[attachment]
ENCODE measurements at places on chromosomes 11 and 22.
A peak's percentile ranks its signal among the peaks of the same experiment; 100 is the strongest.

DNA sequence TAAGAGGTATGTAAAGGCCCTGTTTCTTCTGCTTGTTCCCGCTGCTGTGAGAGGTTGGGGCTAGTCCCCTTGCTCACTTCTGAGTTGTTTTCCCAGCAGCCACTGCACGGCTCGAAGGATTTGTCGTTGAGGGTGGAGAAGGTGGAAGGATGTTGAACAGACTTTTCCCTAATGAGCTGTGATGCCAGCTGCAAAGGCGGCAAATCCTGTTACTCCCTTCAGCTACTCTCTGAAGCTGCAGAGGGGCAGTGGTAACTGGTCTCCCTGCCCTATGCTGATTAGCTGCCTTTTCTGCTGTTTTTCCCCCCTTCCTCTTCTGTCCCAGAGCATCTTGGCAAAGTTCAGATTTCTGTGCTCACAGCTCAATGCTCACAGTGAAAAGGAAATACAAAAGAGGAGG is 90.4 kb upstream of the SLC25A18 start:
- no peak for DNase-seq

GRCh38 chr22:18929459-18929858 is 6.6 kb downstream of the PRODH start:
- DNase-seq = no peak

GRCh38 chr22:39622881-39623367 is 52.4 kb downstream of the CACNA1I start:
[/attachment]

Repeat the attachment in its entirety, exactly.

ENCODE measurements at places on chromosomes 11 and 22.
A peak's percentile ranks its signal among the peaks of the same experiment; 100 is the strongest.

DNA sequence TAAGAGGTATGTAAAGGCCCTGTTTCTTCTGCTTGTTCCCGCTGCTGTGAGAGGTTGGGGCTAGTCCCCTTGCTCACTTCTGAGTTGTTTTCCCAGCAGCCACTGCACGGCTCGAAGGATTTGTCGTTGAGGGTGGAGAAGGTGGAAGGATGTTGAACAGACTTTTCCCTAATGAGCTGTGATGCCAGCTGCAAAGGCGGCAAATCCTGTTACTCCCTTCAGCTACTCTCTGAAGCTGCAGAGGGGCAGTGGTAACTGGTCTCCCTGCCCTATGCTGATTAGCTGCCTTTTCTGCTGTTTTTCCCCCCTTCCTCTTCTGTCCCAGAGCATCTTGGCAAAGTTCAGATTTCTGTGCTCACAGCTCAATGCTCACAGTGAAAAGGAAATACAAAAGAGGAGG is 90.4 kb upstream of the SLC25A18 start:
- no peak for DNase-seq

GRCh38 chr22:18929459-18929858 is 6.6 kb downstream of the PRODH start:
- DNase-seq = no peak

GRCh38 chr22:39622881-39623367 is 52.4 kb downstream of the CACNA1I start: